Review of Network Security Evaluation Using the NSA IEM Posted just posted my four-star review of Network Security Evaluation Using the NSA IEM. I've mentioned the IEM before and I am scheduled for IAM and IEM training this month and next. I expect it to be good, as long as I can ignore all of the INFOSEC terminology. I cannot STAND the term "INFOSEC". Why all capitals? It's not an acronym! It must have Navy roots, e.g. SPAWAR. Argh. Anyway, from the review:

"I am a security consultant in the DC area, so I have heard the NSA IAM and IEM terms bandied about the Beltway. I read Network Security Evaluation Using the NSA IEM (NSE) to get a better understanding of the IEM side of the equation. I found the business process coverage of this book helpful, along with the general understanding of the goals of the IAM and IEM. For these two reasons you may find NSE helpful too."

Many of the authors of this IEM book work for Security Horizon, which provides IAM/IEM services and training. You may recognize founder Russ Rogers, who just published the latest issue of his quarterly Security Journal.


Anonymous said…
INFOSEC, aside from the acronym, is the unofficial name of one the NSA's Information Assurance Directorate. The other is SIGINT, or the Signals Intelligence division. I don't know why INFOSEC was chosen...the official name is the IAD.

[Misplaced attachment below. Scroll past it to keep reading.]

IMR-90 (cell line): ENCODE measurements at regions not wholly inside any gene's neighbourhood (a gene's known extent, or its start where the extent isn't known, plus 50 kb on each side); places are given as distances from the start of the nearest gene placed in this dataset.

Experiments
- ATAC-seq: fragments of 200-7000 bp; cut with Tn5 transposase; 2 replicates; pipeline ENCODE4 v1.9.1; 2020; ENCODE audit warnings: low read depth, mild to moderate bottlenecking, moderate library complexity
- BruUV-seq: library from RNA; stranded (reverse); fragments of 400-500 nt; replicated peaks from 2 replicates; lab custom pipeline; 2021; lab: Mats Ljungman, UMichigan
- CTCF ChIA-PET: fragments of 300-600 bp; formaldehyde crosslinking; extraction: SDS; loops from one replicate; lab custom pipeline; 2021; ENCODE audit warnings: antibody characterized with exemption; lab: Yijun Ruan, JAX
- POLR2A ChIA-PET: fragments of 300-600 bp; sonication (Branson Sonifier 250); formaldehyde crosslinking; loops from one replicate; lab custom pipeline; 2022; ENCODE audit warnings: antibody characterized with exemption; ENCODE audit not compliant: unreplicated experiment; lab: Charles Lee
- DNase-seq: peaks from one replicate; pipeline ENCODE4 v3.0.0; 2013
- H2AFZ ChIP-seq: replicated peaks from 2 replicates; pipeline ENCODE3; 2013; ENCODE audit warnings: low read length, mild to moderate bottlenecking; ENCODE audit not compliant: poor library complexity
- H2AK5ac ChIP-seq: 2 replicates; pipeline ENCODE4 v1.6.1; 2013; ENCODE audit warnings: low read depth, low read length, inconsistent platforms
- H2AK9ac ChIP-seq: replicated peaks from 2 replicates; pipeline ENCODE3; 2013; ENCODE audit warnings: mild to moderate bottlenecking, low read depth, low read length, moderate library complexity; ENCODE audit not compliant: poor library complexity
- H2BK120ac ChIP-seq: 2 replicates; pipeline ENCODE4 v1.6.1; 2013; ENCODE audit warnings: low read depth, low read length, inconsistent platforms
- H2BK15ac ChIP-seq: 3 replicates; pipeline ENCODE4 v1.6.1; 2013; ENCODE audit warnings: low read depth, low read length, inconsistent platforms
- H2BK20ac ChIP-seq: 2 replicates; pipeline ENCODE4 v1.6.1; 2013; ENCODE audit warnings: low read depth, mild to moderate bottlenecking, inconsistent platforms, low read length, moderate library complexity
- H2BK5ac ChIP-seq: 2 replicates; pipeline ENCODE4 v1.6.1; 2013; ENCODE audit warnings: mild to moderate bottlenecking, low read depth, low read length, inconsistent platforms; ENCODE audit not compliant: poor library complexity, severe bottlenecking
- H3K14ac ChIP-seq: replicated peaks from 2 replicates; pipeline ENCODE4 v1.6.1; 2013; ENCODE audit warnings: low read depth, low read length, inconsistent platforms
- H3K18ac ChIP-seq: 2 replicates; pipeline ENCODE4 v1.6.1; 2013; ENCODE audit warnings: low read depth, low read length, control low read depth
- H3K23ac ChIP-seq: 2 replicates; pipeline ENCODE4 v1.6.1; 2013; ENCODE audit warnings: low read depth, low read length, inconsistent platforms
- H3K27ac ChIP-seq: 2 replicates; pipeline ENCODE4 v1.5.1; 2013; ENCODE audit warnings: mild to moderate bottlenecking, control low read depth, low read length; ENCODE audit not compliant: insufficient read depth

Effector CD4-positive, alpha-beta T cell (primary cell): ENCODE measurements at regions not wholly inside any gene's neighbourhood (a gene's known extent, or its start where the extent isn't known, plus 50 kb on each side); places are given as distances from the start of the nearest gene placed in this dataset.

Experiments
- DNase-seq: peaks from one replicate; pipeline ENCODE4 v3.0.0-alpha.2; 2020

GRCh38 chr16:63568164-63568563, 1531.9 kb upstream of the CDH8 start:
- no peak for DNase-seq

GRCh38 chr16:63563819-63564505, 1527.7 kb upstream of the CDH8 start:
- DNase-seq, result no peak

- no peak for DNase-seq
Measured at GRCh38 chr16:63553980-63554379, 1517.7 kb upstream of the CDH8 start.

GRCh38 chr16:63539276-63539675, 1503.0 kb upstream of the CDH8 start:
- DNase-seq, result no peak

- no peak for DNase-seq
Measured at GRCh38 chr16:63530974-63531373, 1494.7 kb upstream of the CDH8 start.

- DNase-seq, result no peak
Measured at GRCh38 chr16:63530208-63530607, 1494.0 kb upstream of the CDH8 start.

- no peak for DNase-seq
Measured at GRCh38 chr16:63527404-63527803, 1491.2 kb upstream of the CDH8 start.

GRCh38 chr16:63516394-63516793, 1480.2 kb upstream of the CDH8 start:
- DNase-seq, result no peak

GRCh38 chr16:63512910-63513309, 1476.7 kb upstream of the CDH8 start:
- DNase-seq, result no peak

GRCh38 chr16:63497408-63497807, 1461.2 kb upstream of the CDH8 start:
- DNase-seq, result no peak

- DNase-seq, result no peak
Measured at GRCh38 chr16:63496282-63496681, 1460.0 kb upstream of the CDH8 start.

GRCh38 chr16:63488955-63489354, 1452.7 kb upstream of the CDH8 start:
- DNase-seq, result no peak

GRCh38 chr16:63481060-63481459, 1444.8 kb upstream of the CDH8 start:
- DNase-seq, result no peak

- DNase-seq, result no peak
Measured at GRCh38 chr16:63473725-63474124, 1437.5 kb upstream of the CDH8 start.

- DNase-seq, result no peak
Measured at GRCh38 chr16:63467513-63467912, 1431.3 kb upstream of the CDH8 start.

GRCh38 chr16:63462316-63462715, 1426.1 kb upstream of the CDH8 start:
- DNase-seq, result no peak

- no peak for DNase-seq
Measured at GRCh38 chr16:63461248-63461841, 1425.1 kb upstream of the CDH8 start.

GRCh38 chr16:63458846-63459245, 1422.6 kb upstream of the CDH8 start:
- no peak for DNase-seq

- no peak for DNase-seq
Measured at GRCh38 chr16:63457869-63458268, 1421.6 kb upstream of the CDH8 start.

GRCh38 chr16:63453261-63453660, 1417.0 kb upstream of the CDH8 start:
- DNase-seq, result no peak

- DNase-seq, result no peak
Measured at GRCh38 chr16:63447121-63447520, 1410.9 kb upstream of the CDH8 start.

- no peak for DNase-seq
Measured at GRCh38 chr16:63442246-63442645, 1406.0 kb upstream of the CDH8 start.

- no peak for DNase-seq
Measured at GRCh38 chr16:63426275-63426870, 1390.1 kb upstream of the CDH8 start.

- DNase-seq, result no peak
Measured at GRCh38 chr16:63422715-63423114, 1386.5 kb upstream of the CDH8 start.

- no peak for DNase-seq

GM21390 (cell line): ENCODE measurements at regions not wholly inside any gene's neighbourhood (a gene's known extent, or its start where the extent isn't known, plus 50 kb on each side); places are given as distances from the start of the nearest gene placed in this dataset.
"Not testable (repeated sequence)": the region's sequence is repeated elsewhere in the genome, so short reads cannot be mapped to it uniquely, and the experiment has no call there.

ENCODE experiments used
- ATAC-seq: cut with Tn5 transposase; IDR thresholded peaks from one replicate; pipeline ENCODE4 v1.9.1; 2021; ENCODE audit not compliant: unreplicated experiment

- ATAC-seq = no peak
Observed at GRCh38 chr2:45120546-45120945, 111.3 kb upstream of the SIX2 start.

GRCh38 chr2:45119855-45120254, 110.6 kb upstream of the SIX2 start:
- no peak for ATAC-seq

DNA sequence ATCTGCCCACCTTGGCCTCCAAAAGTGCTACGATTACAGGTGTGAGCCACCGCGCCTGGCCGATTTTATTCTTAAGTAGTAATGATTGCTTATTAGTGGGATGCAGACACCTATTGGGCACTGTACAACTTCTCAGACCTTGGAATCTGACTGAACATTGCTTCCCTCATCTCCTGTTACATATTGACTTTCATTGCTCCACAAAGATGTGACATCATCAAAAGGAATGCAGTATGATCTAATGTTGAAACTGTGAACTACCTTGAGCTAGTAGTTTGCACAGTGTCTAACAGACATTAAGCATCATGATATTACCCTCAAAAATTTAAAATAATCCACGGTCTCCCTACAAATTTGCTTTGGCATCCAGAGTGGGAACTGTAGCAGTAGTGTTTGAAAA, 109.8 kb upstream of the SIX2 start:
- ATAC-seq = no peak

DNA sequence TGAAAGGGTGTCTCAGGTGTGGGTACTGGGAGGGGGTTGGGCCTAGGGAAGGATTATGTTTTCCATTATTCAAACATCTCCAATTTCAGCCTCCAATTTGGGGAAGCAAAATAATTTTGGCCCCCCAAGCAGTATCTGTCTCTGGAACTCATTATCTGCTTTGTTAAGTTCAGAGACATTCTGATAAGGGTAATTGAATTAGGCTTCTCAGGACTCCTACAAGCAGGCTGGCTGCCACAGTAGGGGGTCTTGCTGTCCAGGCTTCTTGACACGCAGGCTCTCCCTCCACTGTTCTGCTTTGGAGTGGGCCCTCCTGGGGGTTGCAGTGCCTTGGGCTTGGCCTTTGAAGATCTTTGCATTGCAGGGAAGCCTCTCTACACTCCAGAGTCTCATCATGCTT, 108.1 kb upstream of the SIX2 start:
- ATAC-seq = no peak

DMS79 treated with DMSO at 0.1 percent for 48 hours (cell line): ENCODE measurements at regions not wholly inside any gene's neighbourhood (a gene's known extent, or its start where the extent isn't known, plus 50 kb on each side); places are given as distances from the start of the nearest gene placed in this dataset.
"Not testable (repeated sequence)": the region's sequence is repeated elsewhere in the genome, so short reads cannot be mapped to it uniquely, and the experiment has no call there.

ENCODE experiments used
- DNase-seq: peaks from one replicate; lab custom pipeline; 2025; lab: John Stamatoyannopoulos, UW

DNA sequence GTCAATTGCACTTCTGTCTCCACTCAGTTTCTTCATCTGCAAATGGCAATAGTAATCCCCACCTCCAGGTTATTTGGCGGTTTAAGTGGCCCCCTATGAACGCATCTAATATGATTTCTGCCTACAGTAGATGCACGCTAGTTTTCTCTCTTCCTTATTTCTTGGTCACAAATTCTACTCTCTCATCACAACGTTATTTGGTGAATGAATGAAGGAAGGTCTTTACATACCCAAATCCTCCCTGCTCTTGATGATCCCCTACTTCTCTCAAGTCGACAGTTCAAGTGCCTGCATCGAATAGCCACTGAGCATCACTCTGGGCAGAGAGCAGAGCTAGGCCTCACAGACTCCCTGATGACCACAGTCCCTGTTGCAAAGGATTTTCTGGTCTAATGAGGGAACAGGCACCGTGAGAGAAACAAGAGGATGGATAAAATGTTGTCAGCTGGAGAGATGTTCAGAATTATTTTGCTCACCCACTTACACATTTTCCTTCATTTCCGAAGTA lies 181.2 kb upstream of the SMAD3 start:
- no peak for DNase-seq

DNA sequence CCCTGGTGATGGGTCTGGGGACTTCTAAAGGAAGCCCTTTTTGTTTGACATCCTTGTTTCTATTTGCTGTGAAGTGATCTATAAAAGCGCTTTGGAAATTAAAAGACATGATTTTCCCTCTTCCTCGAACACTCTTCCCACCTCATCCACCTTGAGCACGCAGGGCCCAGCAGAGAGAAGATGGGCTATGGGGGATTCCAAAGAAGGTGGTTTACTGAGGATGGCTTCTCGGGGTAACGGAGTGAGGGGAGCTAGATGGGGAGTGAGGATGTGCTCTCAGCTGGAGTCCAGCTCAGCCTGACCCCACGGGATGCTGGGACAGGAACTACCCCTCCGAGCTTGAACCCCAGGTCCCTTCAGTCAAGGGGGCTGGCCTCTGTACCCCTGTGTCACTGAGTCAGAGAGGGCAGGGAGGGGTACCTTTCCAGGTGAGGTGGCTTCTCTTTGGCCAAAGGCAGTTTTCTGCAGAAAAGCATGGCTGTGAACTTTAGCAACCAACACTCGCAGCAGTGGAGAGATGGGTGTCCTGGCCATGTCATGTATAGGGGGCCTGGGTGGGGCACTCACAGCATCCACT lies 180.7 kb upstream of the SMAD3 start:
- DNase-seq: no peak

Anonymous said…
Interesting, tell me Richard, which of these also trouble you:

COMPUSEC- Air Force computer security

OPSEC- DoD operations security

COMSEC- DoD communication security

Do you feel the terms are yelling at you? Are you troubled by the overbearing appearance these terms have on the lowercase words which surround them?

Let it out.
I never used the term COMPUSEC in any Air Force work I ever did, and I don't recall seeing it. As to letting it out -- ARGHH! Thanks, I feel slightly better. :)
Anonymous said…
Have you read the 'Security Assessment' book as well?

I felt that it was a good introduction into the NSA IAM process, but was wondering if the 'Network Security Evaluation' book takes it to the next level or remains in the same 'introduction' phase for IEM???


I did not read the IAM book.
Anonymous said…
COMPUSEC program details
Citing a 446 Airlift Wing document doesn't count. Citing an Air Force Instruction that came into effect four days after I left active duty is slightly better: .pdf. Yes, I lose the COMPUSEC battle but I do not concede the war on CAPTERMS (capitalized terms).
Anonymous said…
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